From Dior to Prabal Gurang, the runway has become center stage for feminist dialogue. But contrary to the new found "feminist" presence and political activism on the fashion platform within recent times, there are prevailing inequalities found within the movement and the industry. Although feminism is seemingly oversimplified yet deeply complex, I question the intersectionality between the feminist movement and the fashion industry: is feminism reshaping fashion standards or is the fashion industry limiting the movement?
Fashion designers have always been at the center of curating the female image, creating a space for women to be what and who they choose to be. "She" is marked by the stitch of her hem, the silhouette of her bodice, the flow of her gown whipping gallantly with every stride. "She" can be effortlessly edgy, timelessly sophisticated, or iconically androgynous. No matter the designer, the "she" is constructed with an approach of creating the ideal woman of that time.
Parallel to the construction of a designer to their muse, feminism can be seen as a symbolic site of construction for the female image. "Re-construction", to be more precise, of what, who, and how the woman should take up her manifestation and the reshaping of the world's view on femininity. The convergence of fashion and feminism is one of mutual alignment as both seek to create a world for the female patron to take ownership. But the complexities within these two realms problematize their intersectionality. As feminism continues to grow, developing new definitions for its growing supporters, the fashion industry is taking up a more political stance by asserting its advocacy for women's rights. Unfortunately, as empowering as this all is, the longstanding bureaucratic structures and traditional fashion standards that prevail in the fashion industry seem to contradict their feminist advocacy.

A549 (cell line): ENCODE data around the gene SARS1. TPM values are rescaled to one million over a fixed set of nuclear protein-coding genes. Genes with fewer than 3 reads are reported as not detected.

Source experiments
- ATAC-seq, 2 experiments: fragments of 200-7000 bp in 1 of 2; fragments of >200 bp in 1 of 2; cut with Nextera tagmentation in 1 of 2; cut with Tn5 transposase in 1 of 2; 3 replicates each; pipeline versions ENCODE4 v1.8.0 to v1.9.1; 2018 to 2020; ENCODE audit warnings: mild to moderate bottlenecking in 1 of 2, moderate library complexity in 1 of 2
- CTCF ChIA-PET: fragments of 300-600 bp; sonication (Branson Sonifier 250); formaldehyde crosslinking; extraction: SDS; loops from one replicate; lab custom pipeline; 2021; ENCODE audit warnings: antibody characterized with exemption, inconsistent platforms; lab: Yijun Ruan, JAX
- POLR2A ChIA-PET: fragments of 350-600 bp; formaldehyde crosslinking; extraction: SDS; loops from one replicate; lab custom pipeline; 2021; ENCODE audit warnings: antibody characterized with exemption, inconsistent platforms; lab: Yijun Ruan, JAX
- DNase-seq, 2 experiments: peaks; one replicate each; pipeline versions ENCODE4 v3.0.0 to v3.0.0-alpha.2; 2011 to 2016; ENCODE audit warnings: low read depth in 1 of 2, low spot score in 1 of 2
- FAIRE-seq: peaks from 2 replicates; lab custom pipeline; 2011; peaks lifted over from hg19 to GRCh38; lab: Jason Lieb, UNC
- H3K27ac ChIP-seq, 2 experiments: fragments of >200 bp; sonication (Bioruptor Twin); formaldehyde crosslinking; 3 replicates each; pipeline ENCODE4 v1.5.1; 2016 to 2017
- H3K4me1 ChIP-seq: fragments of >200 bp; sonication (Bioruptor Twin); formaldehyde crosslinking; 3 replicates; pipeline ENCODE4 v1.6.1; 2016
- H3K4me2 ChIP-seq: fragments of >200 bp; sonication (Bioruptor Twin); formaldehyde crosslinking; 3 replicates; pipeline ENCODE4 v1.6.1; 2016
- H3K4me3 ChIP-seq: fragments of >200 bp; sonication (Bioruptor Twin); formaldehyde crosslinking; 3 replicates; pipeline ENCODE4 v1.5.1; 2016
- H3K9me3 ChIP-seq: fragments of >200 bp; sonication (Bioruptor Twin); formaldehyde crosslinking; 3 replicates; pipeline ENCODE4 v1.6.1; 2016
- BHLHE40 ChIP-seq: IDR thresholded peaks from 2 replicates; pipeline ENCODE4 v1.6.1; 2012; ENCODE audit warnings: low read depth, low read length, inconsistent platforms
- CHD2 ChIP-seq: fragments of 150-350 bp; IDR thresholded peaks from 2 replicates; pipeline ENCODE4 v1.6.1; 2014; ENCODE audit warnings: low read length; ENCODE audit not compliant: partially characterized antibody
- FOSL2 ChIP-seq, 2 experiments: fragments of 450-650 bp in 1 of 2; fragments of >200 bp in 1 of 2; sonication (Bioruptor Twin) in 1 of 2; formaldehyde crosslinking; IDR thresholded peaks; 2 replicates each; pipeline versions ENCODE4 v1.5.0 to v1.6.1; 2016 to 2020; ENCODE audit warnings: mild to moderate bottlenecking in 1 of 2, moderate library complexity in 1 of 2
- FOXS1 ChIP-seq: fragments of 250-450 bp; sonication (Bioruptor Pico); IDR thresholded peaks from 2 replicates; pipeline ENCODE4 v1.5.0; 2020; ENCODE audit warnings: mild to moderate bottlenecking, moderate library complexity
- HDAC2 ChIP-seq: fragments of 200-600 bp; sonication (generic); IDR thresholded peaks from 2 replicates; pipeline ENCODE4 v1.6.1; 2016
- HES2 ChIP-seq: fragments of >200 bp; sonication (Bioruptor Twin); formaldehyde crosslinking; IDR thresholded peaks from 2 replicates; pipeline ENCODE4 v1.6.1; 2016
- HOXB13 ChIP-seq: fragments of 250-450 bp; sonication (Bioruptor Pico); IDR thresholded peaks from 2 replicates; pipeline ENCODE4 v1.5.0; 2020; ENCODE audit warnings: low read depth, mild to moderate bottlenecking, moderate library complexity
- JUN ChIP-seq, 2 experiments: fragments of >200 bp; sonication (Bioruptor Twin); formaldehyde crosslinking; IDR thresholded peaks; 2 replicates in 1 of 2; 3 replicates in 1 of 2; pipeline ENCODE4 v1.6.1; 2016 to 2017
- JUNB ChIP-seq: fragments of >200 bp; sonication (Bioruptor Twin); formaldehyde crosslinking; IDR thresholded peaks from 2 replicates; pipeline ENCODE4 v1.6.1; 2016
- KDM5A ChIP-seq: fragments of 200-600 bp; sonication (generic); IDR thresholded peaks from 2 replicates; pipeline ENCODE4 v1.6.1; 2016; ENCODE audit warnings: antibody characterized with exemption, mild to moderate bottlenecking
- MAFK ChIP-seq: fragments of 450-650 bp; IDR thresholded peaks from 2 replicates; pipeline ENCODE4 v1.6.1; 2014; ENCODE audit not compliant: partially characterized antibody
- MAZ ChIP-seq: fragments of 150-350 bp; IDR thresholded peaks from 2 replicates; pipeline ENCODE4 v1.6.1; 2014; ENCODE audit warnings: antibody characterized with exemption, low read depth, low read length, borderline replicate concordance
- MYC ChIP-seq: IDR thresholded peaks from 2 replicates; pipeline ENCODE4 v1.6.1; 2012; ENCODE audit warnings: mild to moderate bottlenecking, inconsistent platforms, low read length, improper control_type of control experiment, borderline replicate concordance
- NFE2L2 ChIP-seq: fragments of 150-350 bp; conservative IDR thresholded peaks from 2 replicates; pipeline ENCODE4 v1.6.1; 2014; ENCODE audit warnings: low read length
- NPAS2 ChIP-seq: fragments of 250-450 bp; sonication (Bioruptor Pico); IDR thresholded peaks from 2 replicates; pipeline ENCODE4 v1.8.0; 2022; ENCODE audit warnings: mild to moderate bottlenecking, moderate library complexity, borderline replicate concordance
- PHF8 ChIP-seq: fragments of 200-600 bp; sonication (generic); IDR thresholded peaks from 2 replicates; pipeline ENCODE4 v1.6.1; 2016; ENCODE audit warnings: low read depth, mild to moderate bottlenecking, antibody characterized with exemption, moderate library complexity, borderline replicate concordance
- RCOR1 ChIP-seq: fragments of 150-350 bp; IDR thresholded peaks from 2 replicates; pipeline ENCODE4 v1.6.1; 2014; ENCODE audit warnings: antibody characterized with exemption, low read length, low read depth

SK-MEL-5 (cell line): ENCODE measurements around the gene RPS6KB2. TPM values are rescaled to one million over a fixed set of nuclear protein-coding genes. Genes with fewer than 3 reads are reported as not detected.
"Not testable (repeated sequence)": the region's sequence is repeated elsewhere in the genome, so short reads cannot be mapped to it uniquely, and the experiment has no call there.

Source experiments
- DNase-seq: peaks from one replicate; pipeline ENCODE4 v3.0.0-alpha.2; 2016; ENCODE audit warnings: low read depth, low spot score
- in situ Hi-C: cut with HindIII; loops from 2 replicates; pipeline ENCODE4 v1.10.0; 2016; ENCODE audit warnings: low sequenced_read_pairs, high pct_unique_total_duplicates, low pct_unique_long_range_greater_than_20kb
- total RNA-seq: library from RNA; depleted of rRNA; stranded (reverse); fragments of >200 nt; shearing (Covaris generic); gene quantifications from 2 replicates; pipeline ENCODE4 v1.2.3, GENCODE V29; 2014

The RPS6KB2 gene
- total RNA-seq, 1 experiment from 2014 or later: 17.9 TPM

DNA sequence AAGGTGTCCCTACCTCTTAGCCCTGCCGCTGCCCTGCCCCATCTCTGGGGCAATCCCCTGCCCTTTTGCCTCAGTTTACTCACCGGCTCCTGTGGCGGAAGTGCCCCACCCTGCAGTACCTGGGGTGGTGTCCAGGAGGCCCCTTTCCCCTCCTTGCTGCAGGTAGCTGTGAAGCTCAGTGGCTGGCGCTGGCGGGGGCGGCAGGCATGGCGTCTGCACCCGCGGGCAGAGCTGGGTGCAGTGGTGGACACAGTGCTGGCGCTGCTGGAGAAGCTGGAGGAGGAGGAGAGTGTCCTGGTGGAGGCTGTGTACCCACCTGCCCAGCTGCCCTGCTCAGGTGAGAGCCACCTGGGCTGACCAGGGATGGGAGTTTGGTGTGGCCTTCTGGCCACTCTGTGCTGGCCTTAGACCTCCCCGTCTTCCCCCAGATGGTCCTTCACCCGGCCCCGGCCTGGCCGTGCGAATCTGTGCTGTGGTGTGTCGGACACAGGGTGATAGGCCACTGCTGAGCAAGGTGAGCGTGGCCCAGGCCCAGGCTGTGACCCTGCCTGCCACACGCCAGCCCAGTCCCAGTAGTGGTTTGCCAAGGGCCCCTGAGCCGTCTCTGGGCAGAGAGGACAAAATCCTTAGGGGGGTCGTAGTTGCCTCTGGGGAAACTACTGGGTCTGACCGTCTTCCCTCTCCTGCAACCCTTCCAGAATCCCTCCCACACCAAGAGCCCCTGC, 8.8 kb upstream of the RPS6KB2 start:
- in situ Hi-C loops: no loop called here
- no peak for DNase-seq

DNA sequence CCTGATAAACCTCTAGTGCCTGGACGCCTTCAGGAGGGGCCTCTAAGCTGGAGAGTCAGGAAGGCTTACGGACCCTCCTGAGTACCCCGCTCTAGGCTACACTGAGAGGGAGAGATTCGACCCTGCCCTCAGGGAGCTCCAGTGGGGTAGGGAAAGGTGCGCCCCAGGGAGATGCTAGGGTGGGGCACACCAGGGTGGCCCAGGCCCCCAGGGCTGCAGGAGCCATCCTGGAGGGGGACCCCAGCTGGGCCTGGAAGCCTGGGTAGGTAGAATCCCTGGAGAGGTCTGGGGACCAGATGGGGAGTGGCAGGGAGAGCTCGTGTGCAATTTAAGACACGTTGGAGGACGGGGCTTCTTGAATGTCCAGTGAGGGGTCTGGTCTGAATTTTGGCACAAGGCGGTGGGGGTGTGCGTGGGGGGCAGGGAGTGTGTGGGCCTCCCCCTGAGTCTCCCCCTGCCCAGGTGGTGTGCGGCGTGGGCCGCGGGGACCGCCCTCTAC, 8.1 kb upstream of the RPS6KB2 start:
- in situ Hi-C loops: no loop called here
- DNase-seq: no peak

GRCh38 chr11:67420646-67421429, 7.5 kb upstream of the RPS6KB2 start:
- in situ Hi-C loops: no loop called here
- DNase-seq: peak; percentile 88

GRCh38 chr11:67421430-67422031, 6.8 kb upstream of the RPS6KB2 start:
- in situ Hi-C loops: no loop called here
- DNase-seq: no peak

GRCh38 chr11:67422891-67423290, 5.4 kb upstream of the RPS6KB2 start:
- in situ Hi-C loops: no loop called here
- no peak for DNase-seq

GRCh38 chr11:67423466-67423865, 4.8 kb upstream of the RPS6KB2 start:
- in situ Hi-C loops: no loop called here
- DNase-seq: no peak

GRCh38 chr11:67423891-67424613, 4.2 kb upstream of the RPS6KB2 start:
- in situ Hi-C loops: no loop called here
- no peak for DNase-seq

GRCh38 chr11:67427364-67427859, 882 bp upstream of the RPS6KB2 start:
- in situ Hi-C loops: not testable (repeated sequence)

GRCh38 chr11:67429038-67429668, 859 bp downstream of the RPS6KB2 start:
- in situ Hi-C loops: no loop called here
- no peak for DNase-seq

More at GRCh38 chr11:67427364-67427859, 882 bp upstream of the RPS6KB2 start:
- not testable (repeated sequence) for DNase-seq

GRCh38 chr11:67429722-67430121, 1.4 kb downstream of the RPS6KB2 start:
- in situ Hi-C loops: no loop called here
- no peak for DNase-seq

Feminism doesn't come with any empty meaning. Stemming from the early 1950's Women's Suffrage Movement, women and men alike have taken to the street and to the courts in creating social and political reform for the women all around the world. And although universal in causation, the international scope creates a varying community of women fighting for change. The view of ownership, body image, and gender equality, just to mention a few, are not universal as womanhood and femininity have varying ideologies from female to female or designer to designer. As femininity is convoluted with socio-cultural ideologies and highly impressionable media coverage, the new feminist movement finds itself easily defined by women of polar ideologies: the free-spirit who exacts agency and empowerment through baring it all versus the conservative who's femininity is defined by modesty and self-preservation. We can easily identify these women in the harlot vs. the coquette, the Western woman versus the conservative Middle Eastern, Rihanna vs. Adele. These varying subjects cannot all be tackled by the universal umbrella of feminism with the same measure, let alone the stagnancy of an industry whose image control is qualified by set standards.
Though the extremes captured earlier are formulas for "a" type or "the" type of feminist supporter, there are characterizations that challenge the very idea of feminism as a movement that are universally seeking the equality for all women. And this is the criticism that goes overlooked in many feminist vs. non-feminist arguments. I am frustrated at the idea that a movement that seeks justice for all at times goes blind or overlooks all the differing injustices that occur to women across the world.